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Ridgewood Hospital Hosts Classes In Clean Cooking

Wyckoff Chef Carrie Weiss. Photo Credit: Lorraine Ash
Moroccan Fish Cakes. Photo Credit: Lorraine Ash
Assembling Vegetarian Chopped Liver with Caramelized Onions. Photo Credit: Lorraine Ash
Marta Kazirod of Garfield, left, assists Chef Carrie Weiss. Photo Credit: Lorraine Ash
Making salad dressing in the bowl. Photo Credit: Lorraine Ash
Students in Carrie Weiss's "Zen and the Art of Clean Cooking" classes taste the final results. Photo Credit: Lorraine Ash
Raw vegan chocolate mousse with strawberry slices and chocolate pieces. Photo Credit: Lorraine Ash
Chef Carrie Weiss rings out "Zen and the Art of Clean Eating" as Paul Povolo of Totowa experiences the sound. Photo Credit: Lorraine Ash

RIDGEWOOD, N.J. — Wyckoff Chef Carrie Weiss starts her “Zen and the Art of Clean Cooking” classes with a guided meditation.

“When you live life mindfully, your body is more relaxed, leading to improved digestion,” Weiss told her Tuesday class at the Valley Medical Group’s Center for Integrative Medicine in Ridgewood.

"When we're mindful," she added, "we increase our awareness of what foods we're buying, cooking, and eating."

Clean cooking starts in the food store where a shopper makes the healthiest choices in all the food groups.

These include organic, local, and sustainable products, such as grass-fed animal proteins, wild fish, vegetables, fruits, nuts, and seeds.

“You are what you eat,” Weiss said. “It’s not a cliché.”

Some of those who take Weiss’s classes are patients with one or another condition who must eat better to gain health.

Others, like Paul Povolo of Totowa, are healthy people who want to avoid getting sick.

“I’m trying to get more organic, more natural,” he said, “and stay away from sugar and processed food.”

This week Weiss, who is trained in French, Mediterranean, clean, and raw vegan cooking, demonstrated how to transform some meals into healthier alternatives.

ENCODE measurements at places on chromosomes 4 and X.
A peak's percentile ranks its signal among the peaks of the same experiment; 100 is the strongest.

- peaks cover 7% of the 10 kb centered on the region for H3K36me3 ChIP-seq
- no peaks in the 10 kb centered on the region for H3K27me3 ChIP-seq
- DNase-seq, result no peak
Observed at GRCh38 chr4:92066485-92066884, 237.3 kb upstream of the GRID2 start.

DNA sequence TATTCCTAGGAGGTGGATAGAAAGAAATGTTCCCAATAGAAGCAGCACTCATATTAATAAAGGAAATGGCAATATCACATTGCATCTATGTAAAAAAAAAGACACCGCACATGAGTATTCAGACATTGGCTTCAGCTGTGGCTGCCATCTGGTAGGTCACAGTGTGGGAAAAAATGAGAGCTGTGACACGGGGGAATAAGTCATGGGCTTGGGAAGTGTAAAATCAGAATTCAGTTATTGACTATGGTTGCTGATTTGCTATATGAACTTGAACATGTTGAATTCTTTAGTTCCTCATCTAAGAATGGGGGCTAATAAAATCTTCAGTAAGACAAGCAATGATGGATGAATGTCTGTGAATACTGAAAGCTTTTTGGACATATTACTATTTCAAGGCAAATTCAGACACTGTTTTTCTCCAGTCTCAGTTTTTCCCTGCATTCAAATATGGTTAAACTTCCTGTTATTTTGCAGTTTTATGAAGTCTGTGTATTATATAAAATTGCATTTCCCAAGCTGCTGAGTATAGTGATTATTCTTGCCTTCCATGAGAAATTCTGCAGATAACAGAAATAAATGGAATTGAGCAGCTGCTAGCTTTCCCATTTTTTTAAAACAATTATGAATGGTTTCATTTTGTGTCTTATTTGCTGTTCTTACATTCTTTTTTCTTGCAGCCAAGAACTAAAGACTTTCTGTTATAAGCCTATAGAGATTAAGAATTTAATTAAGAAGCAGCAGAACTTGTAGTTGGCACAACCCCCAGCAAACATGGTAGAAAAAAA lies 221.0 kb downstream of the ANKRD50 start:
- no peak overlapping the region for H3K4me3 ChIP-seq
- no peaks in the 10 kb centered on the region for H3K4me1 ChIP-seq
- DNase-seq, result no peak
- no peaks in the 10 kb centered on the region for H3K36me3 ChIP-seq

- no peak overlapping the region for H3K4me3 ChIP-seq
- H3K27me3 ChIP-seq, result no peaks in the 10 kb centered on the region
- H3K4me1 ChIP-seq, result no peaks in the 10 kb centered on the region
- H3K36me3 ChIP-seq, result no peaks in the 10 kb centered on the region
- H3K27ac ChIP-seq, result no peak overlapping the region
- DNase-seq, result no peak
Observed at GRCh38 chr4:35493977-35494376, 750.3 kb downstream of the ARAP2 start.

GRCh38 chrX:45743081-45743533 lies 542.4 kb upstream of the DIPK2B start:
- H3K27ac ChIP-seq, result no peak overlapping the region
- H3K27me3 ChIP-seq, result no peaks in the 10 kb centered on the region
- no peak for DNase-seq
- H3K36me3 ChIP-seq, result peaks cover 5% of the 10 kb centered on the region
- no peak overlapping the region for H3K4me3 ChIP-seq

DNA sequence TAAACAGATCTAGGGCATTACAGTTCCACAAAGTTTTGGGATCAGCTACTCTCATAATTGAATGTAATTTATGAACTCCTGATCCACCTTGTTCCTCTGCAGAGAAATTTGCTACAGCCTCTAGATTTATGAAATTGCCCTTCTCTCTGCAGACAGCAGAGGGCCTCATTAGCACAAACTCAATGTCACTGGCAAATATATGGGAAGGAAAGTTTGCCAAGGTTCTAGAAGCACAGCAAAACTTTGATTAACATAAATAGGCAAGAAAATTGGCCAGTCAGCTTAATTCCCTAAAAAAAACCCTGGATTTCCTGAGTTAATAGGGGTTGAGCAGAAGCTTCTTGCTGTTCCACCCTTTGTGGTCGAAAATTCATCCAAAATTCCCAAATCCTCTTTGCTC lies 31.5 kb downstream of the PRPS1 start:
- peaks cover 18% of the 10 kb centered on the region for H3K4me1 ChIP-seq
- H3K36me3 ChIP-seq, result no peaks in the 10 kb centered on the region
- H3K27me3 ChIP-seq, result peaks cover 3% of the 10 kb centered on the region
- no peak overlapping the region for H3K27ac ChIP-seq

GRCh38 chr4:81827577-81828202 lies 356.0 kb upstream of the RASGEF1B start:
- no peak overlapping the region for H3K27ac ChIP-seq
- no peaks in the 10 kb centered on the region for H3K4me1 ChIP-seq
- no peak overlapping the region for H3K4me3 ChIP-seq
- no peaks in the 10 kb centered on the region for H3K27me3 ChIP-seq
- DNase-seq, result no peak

For instance, a Red Beet Detoxing Elixir features beets, carrots, a green apple, ginger, a whole lemon or lime, cold water, and ice cubes.

“It’s something different for breakfast,” Weiss said, “and you’ll have a lot of energy for the day.”

Other dishes she demonstrated making, with the help of Sous Chef Marta Kazirod of Garfield, were Moroccan Fish Cakes, vegetarian chopped liver with caramelized onions, and green salad with a zing.

She picked up a bowl before prepping the salad.

“Let’s do it like they do in France and make the dressing first in the bottom of the salad bowl,” said Weiss, who whisked together a Classic French Vinaigrette.

Last on the menu was a faux chocolate mousse, a raw vegan dish made with avocados, honey or dates, vanilla, salt, water, espresso, and coconut oil or cocoa butter.

Weiss whipped it all in a Vitamix, piped it onto plates, garnished the plates, and watched her class eat.

“Does it taste like mousse?” she asked.

Heads nodded. Spoons sunk into the creamy mixture again and again.

Weiss’s experience spans apprenticing with chefs in France and consulting with restaurants.

Weiss is so well traveled that stories, along with recipes and tips, flow from her. She extols the nutritional value of sprouts, reveals the power of capers, and even suggests a homemade yogurt-like treat for those with dairy allergies.

It was her own health concerns that brought her to clean cooking in the first place.

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